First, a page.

16. As of 2009, there is no marriage penalty for an adjusted gross income of $60,000.
17. Tax preferences are exclusions, exemptions, and deductions from the tax base.
18. Income-in-kind is not considered a tax preference.
MULTIPLE CHOICE QUESTIONS
1. Adjusted gross income, as defined by the United States Tax Code,
a. exceeds taxable income.
b. equals taxable income.
c. is less than taxable income.
d. is greater than comprehensive income.
2. Tax preferences:
a. are exclusions, exemptions, and deductions from the tax base.
b. are in the tax code by accident.
c. are extra taxes on certain taxpayers.
d. increase the amount of income that is taxable.
e. both (a) and (d)
3. Currently, the tax treatment of capital gains in the United States is such that:
a. all capital gains are taxed.
b. all realized capital gains are taxed.
c. most realized capital gains are taxed.
d. only capital gains adjusted for inflation are taxed.
4. The exclusion of interest of state and local bonds from taxation by the federal government:
a. decreases interest costs for state and local governments.
b. increases interest costs for state and local governments.
c. benefits lower-income taxpayers more than upper-income taxpayers.
d. discourages borrowing by local governments.
5. The value of personal exemptions in terms of taxes saved:
a. is the same for all taxpayers.
b. varies with family size.
c. varies with taxpayers’ marginal tax rates.
d. both (b) and (c)
6. A taxpayer is in a 33-percent tax bracket and itemizes deductions. He obtains a mortgage from a bank at 9-percent interest. The actual rate of interest he pays is:
a. 6 percent.
b. 9 percent.
c. 20 percent.
d. 25 percent.
7. Tax expenditures are:
a. expenditures made to collect taxes.
b. losses in revenue due to tax preferences.
c. less than 1 percent of tax revenue.
d. both (b) and (c)
8. Under the federal personal income tax rules prevailing as of 2009,
a. all interest expense is tax deductible.
b. the interest expense for mortgages on first and second homes is tax deductible.
c. the interest expense for mortgages only on first homes is tax deductible.
d. no interest is tax deductible.
9. The reduction in marginal tax rates will:
a. increase the excess burden of tax preferences.
b. increase tax expenditures.
c. decrease the excess burden of tax preferences.
d. have no effect of tax expenditures.
10. “Bracket creep” is no longer a problem in the United States because:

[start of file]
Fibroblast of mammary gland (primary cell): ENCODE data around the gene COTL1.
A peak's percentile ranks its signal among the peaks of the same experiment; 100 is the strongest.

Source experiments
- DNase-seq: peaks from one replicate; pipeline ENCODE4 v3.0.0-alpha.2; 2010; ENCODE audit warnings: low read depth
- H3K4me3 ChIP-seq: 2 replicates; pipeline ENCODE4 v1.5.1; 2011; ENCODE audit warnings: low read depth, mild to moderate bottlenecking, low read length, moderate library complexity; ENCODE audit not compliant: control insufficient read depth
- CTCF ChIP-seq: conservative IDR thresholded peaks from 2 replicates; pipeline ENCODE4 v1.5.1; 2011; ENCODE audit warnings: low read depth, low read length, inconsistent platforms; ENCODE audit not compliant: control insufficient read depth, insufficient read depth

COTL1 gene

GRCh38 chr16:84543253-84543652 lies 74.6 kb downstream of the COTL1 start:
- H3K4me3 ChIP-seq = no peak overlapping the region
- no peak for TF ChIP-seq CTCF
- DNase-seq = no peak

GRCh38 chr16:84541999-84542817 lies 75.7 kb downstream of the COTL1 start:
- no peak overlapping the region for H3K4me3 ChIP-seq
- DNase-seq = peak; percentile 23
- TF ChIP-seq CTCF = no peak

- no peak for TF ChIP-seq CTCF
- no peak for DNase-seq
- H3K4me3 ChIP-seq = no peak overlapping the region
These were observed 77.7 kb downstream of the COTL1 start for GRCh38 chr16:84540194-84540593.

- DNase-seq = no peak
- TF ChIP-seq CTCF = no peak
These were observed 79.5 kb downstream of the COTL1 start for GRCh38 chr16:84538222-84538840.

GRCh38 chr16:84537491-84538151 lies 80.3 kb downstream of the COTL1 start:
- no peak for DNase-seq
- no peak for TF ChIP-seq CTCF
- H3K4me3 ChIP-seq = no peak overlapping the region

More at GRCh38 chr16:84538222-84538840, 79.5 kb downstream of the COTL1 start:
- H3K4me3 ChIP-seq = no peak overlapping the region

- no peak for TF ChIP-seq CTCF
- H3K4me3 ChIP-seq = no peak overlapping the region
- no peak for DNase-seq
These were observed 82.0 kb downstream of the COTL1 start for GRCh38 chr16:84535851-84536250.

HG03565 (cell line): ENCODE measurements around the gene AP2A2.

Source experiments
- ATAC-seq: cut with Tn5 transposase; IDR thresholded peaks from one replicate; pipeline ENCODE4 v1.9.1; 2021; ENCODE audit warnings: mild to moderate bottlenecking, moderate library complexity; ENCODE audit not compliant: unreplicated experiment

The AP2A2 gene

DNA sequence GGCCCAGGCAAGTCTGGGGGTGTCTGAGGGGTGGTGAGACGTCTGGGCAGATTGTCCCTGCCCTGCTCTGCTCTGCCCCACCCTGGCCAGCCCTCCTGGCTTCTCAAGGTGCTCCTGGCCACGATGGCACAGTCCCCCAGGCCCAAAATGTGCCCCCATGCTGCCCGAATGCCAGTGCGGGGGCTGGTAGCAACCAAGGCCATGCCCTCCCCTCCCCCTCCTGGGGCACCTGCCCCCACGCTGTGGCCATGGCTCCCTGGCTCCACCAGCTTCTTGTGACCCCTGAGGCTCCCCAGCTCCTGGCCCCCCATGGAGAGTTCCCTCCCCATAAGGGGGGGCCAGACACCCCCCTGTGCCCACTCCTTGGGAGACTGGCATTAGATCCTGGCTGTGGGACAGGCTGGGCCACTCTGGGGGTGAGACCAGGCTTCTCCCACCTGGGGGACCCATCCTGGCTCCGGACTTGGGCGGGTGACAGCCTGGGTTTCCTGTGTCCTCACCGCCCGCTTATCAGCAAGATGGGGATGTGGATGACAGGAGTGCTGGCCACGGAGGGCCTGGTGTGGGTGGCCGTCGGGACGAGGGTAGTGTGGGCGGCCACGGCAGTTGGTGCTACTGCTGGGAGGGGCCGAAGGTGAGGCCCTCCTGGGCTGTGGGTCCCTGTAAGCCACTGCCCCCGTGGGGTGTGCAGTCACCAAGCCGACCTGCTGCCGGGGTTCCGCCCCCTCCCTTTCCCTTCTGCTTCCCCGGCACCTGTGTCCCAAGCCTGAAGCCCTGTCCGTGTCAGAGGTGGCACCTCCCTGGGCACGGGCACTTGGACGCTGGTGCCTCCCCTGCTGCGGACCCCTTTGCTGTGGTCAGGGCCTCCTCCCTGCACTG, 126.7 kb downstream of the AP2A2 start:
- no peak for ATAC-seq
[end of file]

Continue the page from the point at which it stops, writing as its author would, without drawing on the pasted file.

a. the tax brackets are indexed.
b. capital gains are now fully taxable.
c. only real interest is taxed.
d. capital gains are indexed.
11. Which of the following is true for the federal income tax in the United States?
a. All income irrespective of its source or use is taxed at the same rate.
b. Comprehensive income is the tax base.
c. The tax base is less than 50 percent of comprehensive income.
d. All realized and unrealized capital gains are included in the tax base.
12. Because of the Earned Income Tax Credit, the effective tax rate for the lowest-income taxpayers in the United States is:
a. only 15 percent.
b. higher than that paid by upper-income taxpayers.
c. zero.
d. negative.
13. The excess burden of tax preferences:
a. depends on average tax rates.
b. will be higher, the higher the marginal tax rate is.
c. will be lower, the higher the marginal tax rate is.
d. is independent of marginal tax rates.
14. A shift to an equal-yield, flat-rate personal income tax from the current progressive income tax rate structure will:
a. reduce the tax burden on upper-income groups.
b. increase the tax burden on upper-income groups.
c. increase the share of taxes paid by lower-income groups.
d. both (a) and (c)
15. Removing savings from the tax base of the personal income tax is likely to:
a. increase work effort.
b. decrease work effort.
c. lower market equilibrium interest rates by increasing the supply of loanable funds.
d. increase market equilibrium interest rates, thereby increasing the demand for loanable funds.
16. Which is a justification for tax preferences?
a. administrative difficulties
b. improving equity
c. encouraging private expenditures that create external benefits
d. all of the above
17. If the excess burden from tax is $10 million, lowering marginal tax rates should make the excess burden:
a. more than $10 million.
b. less than $10 million.
c. remain at $10 million.
d. none of the above is certain to occur
18. Which of the following is the result of The Economic Growth and Tax Relief Reconciliation Act enacted in 2001?
a. reduction of the highest marginal tax rate
b. increased the marriage penalty
c. created a new 40% tax bracket
d. both (a) and (c)
19. As of 2009, the highest marginal tax rate is:
a. 39.6%
b. 38%
c. 35%
d. 32.5%
20. Which is an example of an itemized deduction under the U.S. code as of 2009?